Study shows iPhone 12's MagSafe might cause trouble for heart-patients

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NextPit iPhone 12 Pro magsafe magnet
© NextPit

A recent medical study shows that the MagSafe built into the iPhone 12 can apparently deactivate implanted defibrillators. All it takes to do this is to bring the smartphone close to it.

The study, published in the Heart Rhythm Journal, refers to an implantable cardioverter-defibrillator (ICD) from Medtronic. Such ICDs can be deactivated by external magnets due to the technology used. This is exactly what can happen when an iPhone 12 is oriented appropriately.

In itself, MagSafe is not harmful and can be an advantage in everyday life, for example for wireless charging. However, the circularly placed magnets in the iPhone mean patients who carry Medtronic's medical device in their bodies should be careful when handling the new Apple smartphone.

MagSafe in iPhone 12 disables implanted defibrillator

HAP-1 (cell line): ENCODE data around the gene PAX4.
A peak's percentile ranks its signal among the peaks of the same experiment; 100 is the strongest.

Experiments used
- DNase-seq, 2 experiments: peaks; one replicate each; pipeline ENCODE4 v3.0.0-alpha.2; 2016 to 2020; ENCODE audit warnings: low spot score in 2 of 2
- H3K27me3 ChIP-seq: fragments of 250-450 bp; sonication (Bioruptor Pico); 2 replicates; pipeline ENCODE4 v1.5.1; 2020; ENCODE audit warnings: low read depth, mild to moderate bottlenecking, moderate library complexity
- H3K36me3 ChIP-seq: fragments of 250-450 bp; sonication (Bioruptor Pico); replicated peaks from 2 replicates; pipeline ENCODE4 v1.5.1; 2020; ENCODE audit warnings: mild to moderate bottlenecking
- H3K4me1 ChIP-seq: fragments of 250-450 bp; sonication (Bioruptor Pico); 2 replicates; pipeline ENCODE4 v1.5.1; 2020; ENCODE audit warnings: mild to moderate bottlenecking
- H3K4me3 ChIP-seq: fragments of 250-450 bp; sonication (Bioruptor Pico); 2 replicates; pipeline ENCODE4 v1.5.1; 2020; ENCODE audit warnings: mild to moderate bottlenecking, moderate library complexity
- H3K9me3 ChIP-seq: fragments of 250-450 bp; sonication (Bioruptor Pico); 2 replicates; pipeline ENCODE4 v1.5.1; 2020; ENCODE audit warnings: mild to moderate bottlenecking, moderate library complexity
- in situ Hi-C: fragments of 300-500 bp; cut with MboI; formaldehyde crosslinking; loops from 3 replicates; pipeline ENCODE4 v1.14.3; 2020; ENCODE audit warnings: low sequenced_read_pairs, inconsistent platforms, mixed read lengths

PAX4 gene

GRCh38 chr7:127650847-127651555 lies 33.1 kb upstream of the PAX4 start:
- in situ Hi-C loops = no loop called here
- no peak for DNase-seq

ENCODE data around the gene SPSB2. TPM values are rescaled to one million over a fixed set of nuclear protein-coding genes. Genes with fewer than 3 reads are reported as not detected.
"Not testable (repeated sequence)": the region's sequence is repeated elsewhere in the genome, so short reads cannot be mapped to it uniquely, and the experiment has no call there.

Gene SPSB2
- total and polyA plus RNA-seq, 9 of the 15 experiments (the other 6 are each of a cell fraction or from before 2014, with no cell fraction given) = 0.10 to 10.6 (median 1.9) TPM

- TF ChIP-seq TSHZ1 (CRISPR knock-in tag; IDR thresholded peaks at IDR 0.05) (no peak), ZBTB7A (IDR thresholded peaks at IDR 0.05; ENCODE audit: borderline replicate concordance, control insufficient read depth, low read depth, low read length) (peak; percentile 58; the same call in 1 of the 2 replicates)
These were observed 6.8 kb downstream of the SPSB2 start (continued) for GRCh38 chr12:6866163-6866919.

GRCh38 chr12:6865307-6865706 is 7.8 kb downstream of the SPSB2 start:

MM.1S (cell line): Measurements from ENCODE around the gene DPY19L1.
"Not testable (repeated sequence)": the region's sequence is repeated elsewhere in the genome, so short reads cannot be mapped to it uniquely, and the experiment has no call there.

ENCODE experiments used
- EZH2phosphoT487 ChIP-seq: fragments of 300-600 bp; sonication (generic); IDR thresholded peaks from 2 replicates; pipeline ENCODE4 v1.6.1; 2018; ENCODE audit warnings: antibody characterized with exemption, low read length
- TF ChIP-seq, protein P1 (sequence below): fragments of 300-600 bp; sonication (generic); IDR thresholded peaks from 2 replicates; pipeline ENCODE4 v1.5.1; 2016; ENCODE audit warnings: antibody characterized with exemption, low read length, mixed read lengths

As the researchers write in the study, they tested their assumptions simply by holding an iPhone 12 over a patient's chest area – where the ICD is housed. An image shows that the defibrillator is disabled when the iPhone is nearby.

iPhone 12 MagSafe Medtronic implantierter Defibrillator
A photo from the Heart Rhythm Journal shows the defibrillator being deactivated when the iPhone is in close proximity. / © Heart Rhythm Journal

In the study, the researchers recommend that manufacturers and doctors alert their patients to such problems. Not only iPhone 12 but also other wearables could have similar effects on medical equipment. It's conceivable that other manufacturers could also increasingly turn to magnets in the future to make charging easier, for example.

Apple points out interference with medical devices

Apple itself writes in a support document that "magnets and electromagnetic fields may interfere with medical devices, such as pacemakers and defibrillators". At the same time, however, they mention that with iPhone 12, despite containing more magnets, they do not expect "to pose a greater risk of magnetic interference to medical devices than prior iPhone models".

Users should contact their doctor or device manufacturer with any questions for more specific information on potential restrictions, according to Apple. This includes, for example, maintaining a certain distance.

As Medical Xpress writes in its coverage of the study, manufacturers should consider better protecting their devices against such interference in the future. Equipment from companies like Medtronic "continue to butt heads with consumer devices—and they will continue to lose," the report says.

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